So Many Wines, So Little Time

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Photo by Faith Willinger

Oh no, not another wine tasting. But I told you I was a closet wine nerd, and besides, it was right outside my front door. The Florence Wine Event is held in the Oltrarno, the "other" side of the river. This year it was bigger and better, in six piazzas, with three days of concerts, tastings, even an organic market on Sunday.

Glass points, in the three biggest piazzas, sold tickets--10 euros for a glass, a card good for 10 tastes, and a most useful guide to the event, with a map of the piazzas, listings of wineries, restaurants (each with special menus and wine pairings), and neighborhood artisans and boutiques. I strolled to Piazza Demidoff, in the San Niccolo' neighborhood.

Two local bars, Zoe and Negroni, joined forces for the summer with an outdoor wine bar, Il Giardino del Buon Vino, its counter created with wooden wine crates--a more inviting scene than the white-tented stands. But I was there for the tasting, and began at Renaissance des Appellations (an association of biodynamic wineries) and enjoyed the wines of Cosimo Maria Masini (Tuscany) and Fattoria Mondo Antico (Lombardia's Oltrepo' Pavese).

There were too many wines to taste so I decided to focus on Chianti, preferring those without international varietals like Merlot and Cabernet.

There were too many wines to taste so I decided to focus on Chianti, preferring those without international varietals like Merlot and Cabernet (allowed in a small percentage by the DOCG regulations). I walked along the Arno to Santa Maria Soprano (which I'd never really thought of as a piazza) where I adored Villa Calcinaia's Chianti Classico--and was recognized by owner Sebastiano Capponi as "la mamma di Max" (he played basketball with my son).

On to piazza Pitti, the largest venue, with more than 50 stands, wineries from all over Italy and a shop selling wine and accessories. I tasted Chianti Classico from Castello di Cacchiano, Isole e Olena, and Castello di Volpaia, but was distracted by Duca di Salaparuta's Nero d'Avola, a favorite Sicilian varietal, and Specogna's wines from Friuli, always worth tasting.

There was even a stand for one of my favorite Tuscan waters, San Felice. Next, piazza della Passera, where I tasted Chianti Classico from San Felice (no relation to the water) and checked out the restaurant Osteria Il Magazzino Tripperia, which had the most interesting menu and wine pairings in the guidebook. It looked promising, better than on my last visit--I'll be back.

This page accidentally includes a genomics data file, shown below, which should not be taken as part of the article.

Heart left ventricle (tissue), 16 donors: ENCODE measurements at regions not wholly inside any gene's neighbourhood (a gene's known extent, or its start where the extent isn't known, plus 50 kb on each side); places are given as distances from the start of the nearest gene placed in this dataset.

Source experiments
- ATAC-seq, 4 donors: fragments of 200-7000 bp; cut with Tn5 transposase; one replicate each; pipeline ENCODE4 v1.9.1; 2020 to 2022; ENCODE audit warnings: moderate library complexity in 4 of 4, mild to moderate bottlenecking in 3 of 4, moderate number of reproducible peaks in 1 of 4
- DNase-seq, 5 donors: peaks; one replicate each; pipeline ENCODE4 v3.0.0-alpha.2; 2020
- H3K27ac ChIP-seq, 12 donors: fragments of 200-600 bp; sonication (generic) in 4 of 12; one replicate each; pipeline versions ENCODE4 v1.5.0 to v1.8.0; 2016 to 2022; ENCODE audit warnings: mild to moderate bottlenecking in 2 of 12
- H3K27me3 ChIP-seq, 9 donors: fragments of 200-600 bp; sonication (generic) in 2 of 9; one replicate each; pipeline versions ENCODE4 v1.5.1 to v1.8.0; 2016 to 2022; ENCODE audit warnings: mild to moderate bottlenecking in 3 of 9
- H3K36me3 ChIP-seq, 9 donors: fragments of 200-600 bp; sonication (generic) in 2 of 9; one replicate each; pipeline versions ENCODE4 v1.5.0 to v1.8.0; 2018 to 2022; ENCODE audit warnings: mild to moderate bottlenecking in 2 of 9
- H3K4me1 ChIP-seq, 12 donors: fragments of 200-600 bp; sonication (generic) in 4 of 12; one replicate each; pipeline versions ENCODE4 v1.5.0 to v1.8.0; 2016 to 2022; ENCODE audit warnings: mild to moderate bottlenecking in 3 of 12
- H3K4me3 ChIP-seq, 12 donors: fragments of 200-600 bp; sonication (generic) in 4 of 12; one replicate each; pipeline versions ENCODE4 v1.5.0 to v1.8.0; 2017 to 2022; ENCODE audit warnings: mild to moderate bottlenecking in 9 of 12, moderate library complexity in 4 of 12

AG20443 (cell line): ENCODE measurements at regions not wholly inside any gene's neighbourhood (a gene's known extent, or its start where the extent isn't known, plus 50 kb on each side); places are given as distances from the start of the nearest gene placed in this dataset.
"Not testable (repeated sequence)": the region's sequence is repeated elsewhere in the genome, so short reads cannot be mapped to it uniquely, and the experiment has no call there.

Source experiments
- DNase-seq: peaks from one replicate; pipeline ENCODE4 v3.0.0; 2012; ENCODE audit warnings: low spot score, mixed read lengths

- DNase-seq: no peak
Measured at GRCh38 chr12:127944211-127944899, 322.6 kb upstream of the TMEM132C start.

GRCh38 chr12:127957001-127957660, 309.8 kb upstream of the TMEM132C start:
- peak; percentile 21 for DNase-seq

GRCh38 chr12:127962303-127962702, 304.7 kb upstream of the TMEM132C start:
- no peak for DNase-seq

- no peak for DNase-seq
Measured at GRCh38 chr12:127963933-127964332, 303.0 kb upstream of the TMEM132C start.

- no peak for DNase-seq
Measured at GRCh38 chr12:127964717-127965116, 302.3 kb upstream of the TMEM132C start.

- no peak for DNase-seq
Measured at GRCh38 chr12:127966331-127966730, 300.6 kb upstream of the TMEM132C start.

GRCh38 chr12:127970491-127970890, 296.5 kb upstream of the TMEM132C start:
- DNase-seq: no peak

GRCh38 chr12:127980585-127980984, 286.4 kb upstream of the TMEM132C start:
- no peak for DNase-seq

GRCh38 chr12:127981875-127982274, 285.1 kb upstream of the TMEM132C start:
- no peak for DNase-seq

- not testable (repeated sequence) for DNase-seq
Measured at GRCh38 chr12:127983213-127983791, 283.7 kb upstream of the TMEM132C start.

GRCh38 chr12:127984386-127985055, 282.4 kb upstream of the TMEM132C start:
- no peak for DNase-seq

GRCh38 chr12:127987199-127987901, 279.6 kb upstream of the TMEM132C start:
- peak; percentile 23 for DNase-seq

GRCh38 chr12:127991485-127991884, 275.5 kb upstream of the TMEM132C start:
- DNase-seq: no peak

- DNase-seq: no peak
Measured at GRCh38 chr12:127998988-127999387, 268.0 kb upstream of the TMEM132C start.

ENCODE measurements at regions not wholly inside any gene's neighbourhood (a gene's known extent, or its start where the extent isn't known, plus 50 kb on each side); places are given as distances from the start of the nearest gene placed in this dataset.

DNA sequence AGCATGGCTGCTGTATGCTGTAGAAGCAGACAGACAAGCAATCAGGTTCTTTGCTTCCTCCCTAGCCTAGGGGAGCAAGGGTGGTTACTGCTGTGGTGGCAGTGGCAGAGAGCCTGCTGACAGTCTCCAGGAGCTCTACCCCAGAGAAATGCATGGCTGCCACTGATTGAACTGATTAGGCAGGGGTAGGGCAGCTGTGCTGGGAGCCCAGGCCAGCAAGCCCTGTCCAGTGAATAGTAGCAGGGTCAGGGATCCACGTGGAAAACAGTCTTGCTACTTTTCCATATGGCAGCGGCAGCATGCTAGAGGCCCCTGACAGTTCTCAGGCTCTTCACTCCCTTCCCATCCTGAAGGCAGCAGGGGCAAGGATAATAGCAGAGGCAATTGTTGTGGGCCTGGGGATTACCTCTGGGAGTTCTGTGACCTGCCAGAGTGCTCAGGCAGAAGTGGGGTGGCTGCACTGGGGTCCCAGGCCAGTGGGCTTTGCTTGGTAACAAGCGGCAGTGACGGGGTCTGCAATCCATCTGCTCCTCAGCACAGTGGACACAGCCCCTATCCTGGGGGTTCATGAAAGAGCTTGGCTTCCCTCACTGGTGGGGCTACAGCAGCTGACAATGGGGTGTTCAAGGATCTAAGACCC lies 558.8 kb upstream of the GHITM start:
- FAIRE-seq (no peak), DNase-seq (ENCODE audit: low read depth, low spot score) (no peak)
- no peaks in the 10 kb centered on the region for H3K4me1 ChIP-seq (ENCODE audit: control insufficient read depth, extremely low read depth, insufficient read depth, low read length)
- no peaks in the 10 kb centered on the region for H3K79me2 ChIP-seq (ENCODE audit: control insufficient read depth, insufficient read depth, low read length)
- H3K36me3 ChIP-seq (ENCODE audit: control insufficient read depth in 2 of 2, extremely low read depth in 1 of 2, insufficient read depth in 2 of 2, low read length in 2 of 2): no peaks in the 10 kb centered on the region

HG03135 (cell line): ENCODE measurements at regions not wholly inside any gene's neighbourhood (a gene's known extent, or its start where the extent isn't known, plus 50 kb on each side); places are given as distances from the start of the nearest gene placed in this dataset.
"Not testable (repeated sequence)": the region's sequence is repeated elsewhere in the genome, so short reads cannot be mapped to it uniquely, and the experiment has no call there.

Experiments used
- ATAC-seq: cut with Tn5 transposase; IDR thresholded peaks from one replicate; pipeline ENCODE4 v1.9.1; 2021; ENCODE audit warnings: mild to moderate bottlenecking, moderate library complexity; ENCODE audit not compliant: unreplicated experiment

I decided to skip piazza Santa Felicita--grappa tasting association stand. I finished in piazza Santo Spirito, pretty much tasted out, but was tempted by Podere Il Masseto's Pilloro, a Tuscan Sangiovese-Cannaiolo blend, a simple, everyday kind of wine. The Chianti Classico consorzio stand was wine-less, with T-shirts, aprons, pens, pencils, baseball hats, refrigerator magnets, and cycling outfits, all emblazoned with the official logo. I spoke to a group of young American women doing a semester abroad--they'd learned about the event at school, which offered a wine marketing course and a wine appreciation class in addition to the standard curriculum. They all knew how to hold a glass and were having a good time. Me too.

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Faith Willinger is a chef, author, and born-again Italian. She moved to Italy in 1973 and has spent over 30 years searching for the best food from the Alps to Sicily. More

Faith Heller Willinger is a born-again Italian. She moved to Italy in 1973 and was seduced by Italian regional cooking. Faith has spent more than 30 years searching for the best food and wine, as well as the world beyond the table from the Alps to Sicily. She has no regrets about mileage or calories. Faith was awarded the prestigious San Pellegrino award for outstanding work as an ambassador of Italian cooking. She lives full-time in Florence with her Tuscan husband, Massimo. Her son Max lives in Milan. She's the author of the bestselling (9th printing) guidebook Eating in Italy, the cookbook Red, White & Greens, and the narrative recipe book Adventures of an Italian Food Lover. Faith teaches in her kitchen in Florence on Wednesdays, supplied with freshly picked produce from her favorite farmers. Check out her web site at www.faithwillinger.com.
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